The Laboratory of Computational and Quantitative Biology (LCQB), headed by A. Carbone, is an interdisciplinary laboratory working at the interface between biology and quantitative sciences. It is built to promote a balanced interaction of theoretical and experimental approaches in biology and to foster the definition of new experimental questions, data analysis and modeling of biological phenomena. Our projects address questions on biological structures and processes through the gathering of experimental measures, the in silico generation of new biological data that remain inaccessible to experiments today (modeling of biological systems), the development of statistical methods for data analysis, and the conception of original algorithms aimed to predictions. The lab is supported by the CNRS and Sorbonne Université.

News

June 10, 2019

What can proteins tell us about how they interact and function together? At LCQB, we develop computational approaches to predict protein interactions, model protein social behaviour and infer the effect of mutations on protein interaction networks. We just posted this video explaining these ideas to the large public. 

Link to the french video

Link to the italian video

July 26, 2021

A press release from the ANRS on our eLife article

 

July 19, 2021

We provided crucial insights to the molecular mechanism through which HBV infects cells. A fusion peptide in preS1 and the human protein-disulfide isomerase ERp57 are involved in HBV membrane fusion process.

Link to the article

July 14, 2021

The startup BIOMEMORY, cofounded by Stéphane Lemaire and Pierre Crozet with Erfane Arwani is the winner of the 23rd i-Lab 2021 innovation competition. The "i-Lab" objective is to detect projects for the creation of innovative technology companies and to support the best of them with financial aid and appropriate follow-up. Congratulations to Stephane, Pierre and Erfane! See the article here.

July 14, 2021

Gilles FISCHER has been elected Directeur of the Sorbonne University Initiative iBio. Congratulation Gilles!

July 1, 2021

Elodie Laine, from the Analytical Genomics team, is co-organizig two events addressing the new challenges in structural biology and bioinformatics, with a particular focus on Artificial Intelligence and Integrative Modeling.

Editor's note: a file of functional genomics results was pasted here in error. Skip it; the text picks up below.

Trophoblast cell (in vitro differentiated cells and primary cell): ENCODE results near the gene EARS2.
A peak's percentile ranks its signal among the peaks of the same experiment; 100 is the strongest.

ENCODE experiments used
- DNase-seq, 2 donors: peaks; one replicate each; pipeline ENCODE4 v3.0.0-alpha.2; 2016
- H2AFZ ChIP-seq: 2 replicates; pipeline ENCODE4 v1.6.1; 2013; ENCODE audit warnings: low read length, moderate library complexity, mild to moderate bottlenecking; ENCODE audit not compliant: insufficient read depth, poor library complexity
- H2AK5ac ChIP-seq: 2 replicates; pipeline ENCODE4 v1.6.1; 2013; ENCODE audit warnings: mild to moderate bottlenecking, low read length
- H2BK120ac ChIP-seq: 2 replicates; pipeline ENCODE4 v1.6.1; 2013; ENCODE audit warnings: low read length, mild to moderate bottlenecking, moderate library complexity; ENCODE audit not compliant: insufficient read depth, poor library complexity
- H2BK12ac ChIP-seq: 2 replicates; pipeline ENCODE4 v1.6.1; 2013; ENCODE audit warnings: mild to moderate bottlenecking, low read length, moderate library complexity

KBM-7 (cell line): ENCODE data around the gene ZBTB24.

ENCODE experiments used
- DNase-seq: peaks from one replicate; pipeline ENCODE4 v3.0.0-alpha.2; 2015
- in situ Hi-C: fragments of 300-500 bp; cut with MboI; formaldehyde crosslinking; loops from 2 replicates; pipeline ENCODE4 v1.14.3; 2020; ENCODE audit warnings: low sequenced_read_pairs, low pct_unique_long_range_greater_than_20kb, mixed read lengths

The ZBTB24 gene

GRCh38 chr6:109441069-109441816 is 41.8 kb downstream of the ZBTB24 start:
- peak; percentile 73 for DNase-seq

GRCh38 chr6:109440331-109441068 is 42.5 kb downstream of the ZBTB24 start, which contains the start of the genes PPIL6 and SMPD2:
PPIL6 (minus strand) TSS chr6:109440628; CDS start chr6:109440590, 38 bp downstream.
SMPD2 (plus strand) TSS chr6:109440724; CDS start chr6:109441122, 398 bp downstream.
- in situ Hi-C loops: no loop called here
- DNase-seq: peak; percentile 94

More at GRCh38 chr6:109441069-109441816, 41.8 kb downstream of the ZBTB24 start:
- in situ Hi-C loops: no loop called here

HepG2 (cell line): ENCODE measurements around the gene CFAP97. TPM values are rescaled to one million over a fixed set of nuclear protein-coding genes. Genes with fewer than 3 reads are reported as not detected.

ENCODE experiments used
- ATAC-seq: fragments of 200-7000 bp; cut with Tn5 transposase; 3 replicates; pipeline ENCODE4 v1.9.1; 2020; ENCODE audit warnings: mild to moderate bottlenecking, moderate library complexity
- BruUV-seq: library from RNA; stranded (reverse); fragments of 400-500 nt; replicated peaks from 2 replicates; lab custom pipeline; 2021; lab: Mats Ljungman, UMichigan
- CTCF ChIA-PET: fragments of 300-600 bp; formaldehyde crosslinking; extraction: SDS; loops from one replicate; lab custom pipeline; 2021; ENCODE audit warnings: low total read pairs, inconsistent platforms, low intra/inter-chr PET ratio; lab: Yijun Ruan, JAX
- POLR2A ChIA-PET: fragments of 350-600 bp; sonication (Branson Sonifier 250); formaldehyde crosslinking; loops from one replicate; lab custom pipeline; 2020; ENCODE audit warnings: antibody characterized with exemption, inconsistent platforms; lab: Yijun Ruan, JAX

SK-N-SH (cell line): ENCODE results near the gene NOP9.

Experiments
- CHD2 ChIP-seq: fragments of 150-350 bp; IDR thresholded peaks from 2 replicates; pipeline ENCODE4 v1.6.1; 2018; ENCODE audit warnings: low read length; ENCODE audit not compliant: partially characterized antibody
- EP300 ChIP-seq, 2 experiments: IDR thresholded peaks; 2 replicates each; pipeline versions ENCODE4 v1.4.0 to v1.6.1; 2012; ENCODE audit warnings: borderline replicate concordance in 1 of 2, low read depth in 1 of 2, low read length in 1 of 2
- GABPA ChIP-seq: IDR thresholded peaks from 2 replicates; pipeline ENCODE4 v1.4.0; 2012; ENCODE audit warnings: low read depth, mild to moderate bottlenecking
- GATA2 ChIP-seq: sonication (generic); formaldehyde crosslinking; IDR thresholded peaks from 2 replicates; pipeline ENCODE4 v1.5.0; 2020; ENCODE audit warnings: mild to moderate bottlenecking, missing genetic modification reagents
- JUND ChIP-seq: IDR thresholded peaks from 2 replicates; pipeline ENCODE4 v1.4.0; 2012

Structural Bioinformatics Mini-Symposium @JOBIM

It will take place on Thursday 8th July, in the afternoon, on air. You need to be registered to JOBIM 2021 to attend! The program can be found here: https://research.pasteur.fr/en/event/jobim-mini-symposium-integrative-structural-modeling-in-the-era-of-big-data-and-artificial-intelligence/
— New directions of AI in structural biology Workshop @CIRM

A small in-person gathering intended to mix « structuralists » and « machine learnists » and to foster new ideas and projects. There is still room, so please consider applying through: https://conferences.cirm-math.fr/2700.html.

June 28, 2021

A two-years position as Engineer in bioinformatics is open in the "Synthetic and Systems Biology of Microalgae" team.
Find here the description

May 27, 2021

A global study of 60 cities' microbes finds each has a signature microbial fingerprint. The project provides a great way to communicate about the invisible world of commensal microorganisms. Members at the LCQB, L3 and M1 Sorbonne’s students involved in our Bioinformatics courses and colleagues from other Sorbonne departments contributed to the collect of the samples for the Paris area. The article just appeared in Cell.

April 13, 2021

Juliana Bernardes of the Statistical Genomics and Biological Physics organized the MABI (Matinée sur les applications de la bio-informatique) on the 13th of April 2021.

MABI is an online event for undergraduate/graduate students interested in genomic/bioinformatic and their applications in biotechnology companies. GenoScreen, GenoSplice, iMEAN, and Pathoquest will talk about their activities and prospects in the field of bioinformatics.

To join this event, please fill this form: https://docs.google.com/forms/d/e/1FAIpQLSdspzSQi0I7pl5RSA4TxvyU8QtjK4ziiZVwDli-6BTwtklLxg/viewform

April 13, 2021

To avoid deleterious misfolding of proteins, the assembly of multiprotein complexes is tightly controlled and can either occur co-translationally in the cytoplasm or as a spatially restricted event by targetting ribosomes at particular subcellular locations. In an article recently published in Molecular Cell, Benoit Palancade's team (Institut Jacques Monod) showed that both phenomenon are at play in the biogenesis of the nucleopore, one of the largest multiprotein complex in the cells. The "genetics networks" team from LCQB contributed to this work by conducting genome-wide analyses of the interactions between nucleoporins (key nucleopore subunits) during translation 

link to the article

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